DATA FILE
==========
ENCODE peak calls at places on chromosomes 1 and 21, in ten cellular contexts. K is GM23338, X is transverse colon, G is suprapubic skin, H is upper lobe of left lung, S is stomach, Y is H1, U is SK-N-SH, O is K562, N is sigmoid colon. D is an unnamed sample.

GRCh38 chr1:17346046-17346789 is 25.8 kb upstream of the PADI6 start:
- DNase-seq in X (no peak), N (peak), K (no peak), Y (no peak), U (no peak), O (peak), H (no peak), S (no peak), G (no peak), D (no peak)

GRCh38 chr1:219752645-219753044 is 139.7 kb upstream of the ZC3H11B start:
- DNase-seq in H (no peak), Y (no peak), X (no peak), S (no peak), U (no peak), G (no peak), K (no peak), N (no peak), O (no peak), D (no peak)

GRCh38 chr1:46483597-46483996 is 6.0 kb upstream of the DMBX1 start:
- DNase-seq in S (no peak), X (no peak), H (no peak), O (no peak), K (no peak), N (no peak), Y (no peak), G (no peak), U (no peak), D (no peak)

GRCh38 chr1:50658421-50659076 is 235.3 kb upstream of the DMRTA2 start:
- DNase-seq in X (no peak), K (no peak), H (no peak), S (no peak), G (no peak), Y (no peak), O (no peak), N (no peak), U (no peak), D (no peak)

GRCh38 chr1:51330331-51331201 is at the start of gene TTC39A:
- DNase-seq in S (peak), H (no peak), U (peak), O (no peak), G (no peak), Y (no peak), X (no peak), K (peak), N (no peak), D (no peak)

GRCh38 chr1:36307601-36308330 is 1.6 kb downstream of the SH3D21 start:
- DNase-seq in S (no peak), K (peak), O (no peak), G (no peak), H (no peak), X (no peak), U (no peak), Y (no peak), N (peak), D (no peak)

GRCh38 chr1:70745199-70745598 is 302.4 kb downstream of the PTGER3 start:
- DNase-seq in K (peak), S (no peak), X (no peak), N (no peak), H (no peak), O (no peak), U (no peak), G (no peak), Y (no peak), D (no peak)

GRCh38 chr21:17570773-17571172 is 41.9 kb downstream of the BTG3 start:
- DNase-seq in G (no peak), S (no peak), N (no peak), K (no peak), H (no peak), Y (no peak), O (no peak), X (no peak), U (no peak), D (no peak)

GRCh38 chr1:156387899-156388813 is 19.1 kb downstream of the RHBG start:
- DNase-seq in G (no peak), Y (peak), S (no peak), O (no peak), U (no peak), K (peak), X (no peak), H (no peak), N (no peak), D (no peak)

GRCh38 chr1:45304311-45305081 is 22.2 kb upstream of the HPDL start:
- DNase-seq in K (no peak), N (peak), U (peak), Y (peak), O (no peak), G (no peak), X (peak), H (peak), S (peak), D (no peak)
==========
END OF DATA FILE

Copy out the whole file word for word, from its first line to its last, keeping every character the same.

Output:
ENCODE peak calls at places on chromosomes 1 and 21, in ten cellular contexts. K is GM23338, X is transverse colon, G is suprapubic skin, H is upper lobe of left lung, S is stomach, Y is H1, U is SK-N-SH, O is K562, N is sigmoid colon. D is an unnamed sample.

GRCh38 chr1:17346046-17346789 is 25.8 kb upstream of the PADI6 start:
- DNase-seq in X (no peak), N (peak), K (no peak), Y (no peak), U (no peak), O (peak), H (no peak), S (no peak), G (no peak), D (no peak)

GRCh38 chr1:219752645-219753044 is 139.7 kb upstream of the ZC3H11B start:
- DNase-seq in H (no peak), Y (no peak), X (no peak), S (no peak), U (no peak), G (no peak), K (no peak), N (no peak), O (no peak), D (no peak)

GRCh38 chr1:46483597-46483996 is 6.0 kb upstream of the DMBX1 start:
- DNase-seq in S (no peak), X (no peak), H (no peak), O (no peak), K (no peak), N (no peak), Y (no peak), G (no peak), U (no peak), D (no peak)

GRCh38 chr1:50658421-50659076 is 235.3 kb upstream of the DMRTA2 start:
- DNase-seq in X (no peak), K (no peak), H (no peak), S (no peak), G (no peak), Y (no peak), O (no peak), N (no peak), U (no peak), D (no peak)

GRCh38 chr1:51330331-51331201 is at the start of gene TTC39A:
- DNase-seq in S (peak), H (no peak), U (peak), O (no peak), G (no peak), Y (no peak), X (no peak), K (peak), N (no peak), D (no peak)

GRCh38 chr1:36307601-36308330 is 1.6 kb downstream of the SH3D21 start:
- DNase-seq in S (no peak), K (peak), O (no peak), G (no peak), H (no peak), X (no peak), U (no peak), Y (no peak), N (peak), D (no peak)

GRCh38 chr1:70745199-70745598 is 302.4 kb downstream of the PTGER3 start:
- DNase-seq in K (peak), S (no peak), X (no peak), N (no peak), H (no peak), O (no peak), U (no peak), G (no peak), Y (no peak), D (no peak)

GRCh38 chr21:17570773-17571172 is 41.9 kb downstream of the BTG3 start:
- DNase-seq in G (no peak), S (no peak), N (no peak), K (no peak), H (no peak), Y (no peak), O (no peak), X (no peak), U (no peak), D (no peak)

GRCh38 chr1:156387899-156388813 is 19.1 kb downstream of the RHBG start:
- DNase-seq in G (no peak), Y (peak), S (no peak), O (no peak), U (no peak), K (peak), X (no peak), H (no peak), N (no peak), D (no peak)

GRCh38 chr1:45304311-45305081 is 22.2 kb upstream of the HPDL start:
- DNase-seq in K (no peak), N (peak), U (peak), Y (peak), O (no peak), G (no peak), X (peak), H (peak), S (peak), D (no peak)